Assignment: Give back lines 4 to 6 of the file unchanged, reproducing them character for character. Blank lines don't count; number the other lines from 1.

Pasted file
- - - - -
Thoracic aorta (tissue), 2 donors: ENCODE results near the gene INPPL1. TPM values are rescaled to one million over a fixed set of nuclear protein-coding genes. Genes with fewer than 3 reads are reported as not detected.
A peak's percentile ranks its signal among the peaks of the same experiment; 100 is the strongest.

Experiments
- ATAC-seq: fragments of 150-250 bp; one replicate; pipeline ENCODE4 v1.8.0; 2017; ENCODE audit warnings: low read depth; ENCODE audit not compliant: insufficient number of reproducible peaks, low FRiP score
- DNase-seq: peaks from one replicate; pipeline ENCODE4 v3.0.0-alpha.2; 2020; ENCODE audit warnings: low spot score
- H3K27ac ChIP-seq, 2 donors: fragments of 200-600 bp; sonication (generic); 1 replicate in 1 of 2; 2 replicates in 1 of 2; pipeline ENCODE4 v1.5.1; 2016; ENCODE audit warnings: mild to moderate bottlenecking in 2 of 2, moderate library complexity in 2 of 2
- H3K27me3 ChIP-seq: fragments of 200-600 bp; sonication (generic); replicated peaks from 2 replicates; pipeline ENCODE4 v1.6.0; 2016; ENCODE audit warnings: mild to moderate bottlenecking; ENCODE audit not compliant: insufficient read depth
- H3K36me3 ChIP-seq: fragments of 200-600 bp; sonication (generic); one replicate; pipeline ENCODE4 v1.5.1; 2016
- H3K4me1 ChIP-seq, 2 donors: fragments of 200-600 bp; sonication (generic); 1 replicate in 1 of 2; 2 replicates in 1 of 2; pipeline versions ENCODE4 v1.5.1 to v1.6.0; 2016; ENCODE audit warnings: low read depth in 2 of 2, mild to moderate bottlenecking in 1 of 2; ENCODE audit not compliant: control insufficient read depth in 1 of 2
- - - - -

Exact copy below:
- ATAC-seq: fragments of 150-250 bp; one replicate; pipeline ENCODE4 v1.8.0; 2017; ENCODE audit warnings: low read depth; ENCODE audit not compliant: insufficient number of reproducible peaks, low FRiP score
- DNase-seq: peaks from one replicate; pipeline ENCODE4 v3.0.0-alpha.2; 2020; ENCODE audit warnings: low spot score
- H3K27ac ChIP-seq, 2 donors: fragments of 200-600 bp; sonication (generic); 1 replicate in 1 of 2; 2 replicates in 1 of 2; pipeline ENCODE4 v1.5.1; 2016; ENCODE audit warnings: mild to moderate bottlenecking in 2 of 2, moderate library complexity in 2 of 2